I'm in Silicon Valley. This is the epicenter of innovation in the world, 52 percent of the start-ups are founded by immigrants, by people like me, born abroad, who want to come to America and contribute to its success.

So we want more of these people. Of that 1 million immigrants you talked about, only 140,000 were skilled immigrants. Why not bring in half a million skilled immigrants and let us start companies over here, uplift the economy, make the pie bigger, create jobs so that we don't have the recession that we're suffering through.

ROMANS: The trick here --

WADHWA: We can do it. It's very easy. All we have to do is fix the laws.

ROMANS: The trick here will be doing this in a compassionate way so that you don't have the optics in Washington where you're favoring skilled, educated workers and you're not favoring any more the families of people who are already here, because American immigration really has been based on family ties until now. It's a hard sell to tell people, you know what? We're going to be favoring a different group of immigrants than the groups we have historically.

WADHWA: I agree. It shouldn't be either/or. We need the families and the skilled workers.

But what I'm saying is that we need the skilled workers more than ever because our economy is in a slump. Let's get them to start companies and boost the economy and employ more Americans. And also bring in the -- you know, the undocumented, unskilled workers and solve the bigger problem.

ROMANS: All right. Vivek Wadhwa, thank you so much. The book is called "The Immigrant Exodus." Very interesting stuff. And we'll talk to you soon, because I have a feeling that in 2013, we're going to be talking a lot more about comprehensive immigration reform.

WADHWA: I agree.

ROMANS: Thank you so much, sir.

All right. The American dream, a home of your own, the big backyard, the white picket fence. After the devastation of the last five years, I'll show you three ways to make money in real estate again.


ROMANS: You've heard of the year of the dragon and the year of the rat. And now, economists at Deutsche Bank say 2013 will be the year of the house. Housing has been one of the few sectors of the economy to be clearly in recovery.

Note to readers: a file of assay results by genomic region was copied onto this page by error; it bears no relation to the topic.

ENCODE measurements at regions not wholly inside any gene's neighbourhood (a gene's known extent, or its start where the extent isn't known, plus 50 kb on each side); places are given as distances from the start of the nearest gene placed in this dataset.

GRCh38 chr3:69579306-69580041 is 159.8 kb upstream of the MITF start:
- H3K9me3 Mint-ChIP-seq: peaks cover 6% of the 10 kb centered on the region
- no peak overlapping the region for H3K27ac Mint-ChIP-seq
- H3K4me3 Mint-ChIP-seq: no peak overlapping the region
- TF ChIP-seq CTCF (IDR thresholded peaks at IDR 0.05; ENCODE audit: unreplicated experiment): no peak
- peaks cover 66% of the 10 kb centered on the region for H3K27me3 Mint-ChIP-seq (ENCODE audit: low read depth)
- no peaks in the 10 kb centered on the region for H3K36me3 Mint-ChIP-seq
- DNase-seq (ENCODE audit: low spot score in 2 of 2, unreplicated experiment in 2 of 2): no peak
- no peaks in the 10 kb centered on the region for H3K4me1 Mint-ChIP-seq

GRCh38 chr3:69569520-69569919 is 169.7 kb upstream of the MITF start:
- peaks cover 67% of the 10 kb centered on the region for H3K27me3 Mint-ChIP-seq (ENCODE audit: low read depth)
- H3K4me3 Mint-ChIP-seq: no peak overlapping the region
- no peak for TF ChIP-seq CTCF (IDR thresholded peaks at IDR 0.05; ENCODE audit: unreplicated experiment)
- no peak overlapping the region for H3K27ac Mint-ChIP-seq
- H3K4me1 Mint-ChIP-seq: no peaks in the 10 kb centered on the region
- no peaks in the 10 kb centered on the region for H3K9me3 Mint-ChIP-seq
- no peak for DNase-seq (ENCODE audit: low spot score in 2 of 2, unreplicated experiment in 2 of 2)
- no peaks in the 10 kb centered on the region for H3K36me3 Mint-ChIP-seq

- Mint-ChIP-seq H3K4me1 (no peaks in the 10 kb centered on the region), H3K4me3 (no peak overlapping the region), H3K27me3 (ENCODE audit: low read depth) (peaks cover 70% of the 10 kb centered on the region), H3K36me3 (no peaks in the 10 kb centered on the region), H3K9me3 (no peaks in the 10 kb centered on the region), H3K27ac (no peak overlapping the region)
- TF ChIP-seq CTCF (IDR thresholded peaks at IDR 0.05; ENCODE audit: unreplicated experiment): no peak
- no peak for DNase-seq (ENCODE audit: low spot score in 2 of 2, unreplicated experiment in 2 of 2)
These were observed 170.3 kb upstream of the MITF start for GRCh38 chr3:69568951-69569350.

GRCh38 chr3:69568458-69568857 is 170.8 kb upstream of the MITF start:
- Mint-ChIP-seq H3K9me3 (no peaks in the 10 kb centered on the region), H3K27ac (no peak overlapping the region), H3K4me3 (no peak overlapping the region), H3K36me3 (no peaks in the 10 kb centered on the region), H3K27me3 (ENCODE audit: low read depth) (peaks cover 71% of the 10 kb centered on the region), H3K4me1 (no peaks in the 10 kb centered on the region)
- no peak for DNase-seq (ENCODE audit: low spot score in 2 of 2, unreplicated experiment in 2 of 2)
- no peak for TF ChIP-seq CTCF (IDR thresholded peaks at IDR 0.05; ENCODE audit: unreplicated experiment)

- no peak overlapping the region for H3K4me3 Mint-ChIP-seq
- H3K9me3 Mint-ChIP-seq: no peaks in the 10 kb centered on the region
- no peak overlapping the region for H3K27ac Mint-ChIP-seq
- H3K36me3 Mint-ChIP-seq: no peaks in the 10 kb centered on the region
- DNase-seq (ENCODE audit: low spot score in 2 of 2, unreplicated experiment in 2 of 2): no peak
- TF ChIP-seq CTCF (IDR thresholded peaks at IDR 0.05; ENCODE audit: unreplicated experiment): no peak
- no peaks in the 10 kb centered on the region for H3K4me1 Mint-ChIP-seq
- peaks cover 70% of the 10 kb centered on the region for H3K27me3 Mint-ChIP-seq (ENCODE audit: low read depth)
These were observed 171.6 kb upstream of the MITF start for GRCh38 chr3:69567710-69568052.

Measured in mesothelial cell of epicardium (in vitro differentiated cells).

Americans bought 4.7 million homes last year, up nearly 10 percent. That makes last year the best year for home sales since before the recession began in 2007. The National Association of Realtors says this year will be even better.

Another sign the market is improving -- homes aren't spending quite so long up for sale. About 73 days on the market. That's down from 99 days a year ago.

So, what's driving this recovery? Well, more Americans are finding work. The economy added 1.8 million jobs in 2012. Home prices bottomed out in 2012, and they're rising again.

Sales of distressed properties dropped, as well. That helped push median home prices up, up more than 6 percent last year, strongest gain since 2005.

And mortgage rates remain near record lows. Rates fell steadily last year. Today, the average rate for a 30-year fixed mortgage is around 3.4 percent. All those factors make this a great time to buy and a great time to refinance.


ROMANS (voice-over): Same condo, same owner, three different interest rates in just three years.

SHAWN BRECK, REAL ESTAGE AGENT: November 2009, 5.125 percent; November 2010, refinanced and it was 4.25 percent. Now, 3.6 percent.

ROMANS: Real estate agent Shawn Breck bought his condo back in 2009.

BRECK: It's 650 square feet, 15-foot ceilings.

ROMANS: Since then he's refinished twice, sticking with a 30- year fixed rate mortgage.

BRECK: My first refinance, my mortgage payment dropped about $350 a month. From there, it will drop another possibly $400 a month.

ROMANS: Sinking mortgage rates save him $750 a month.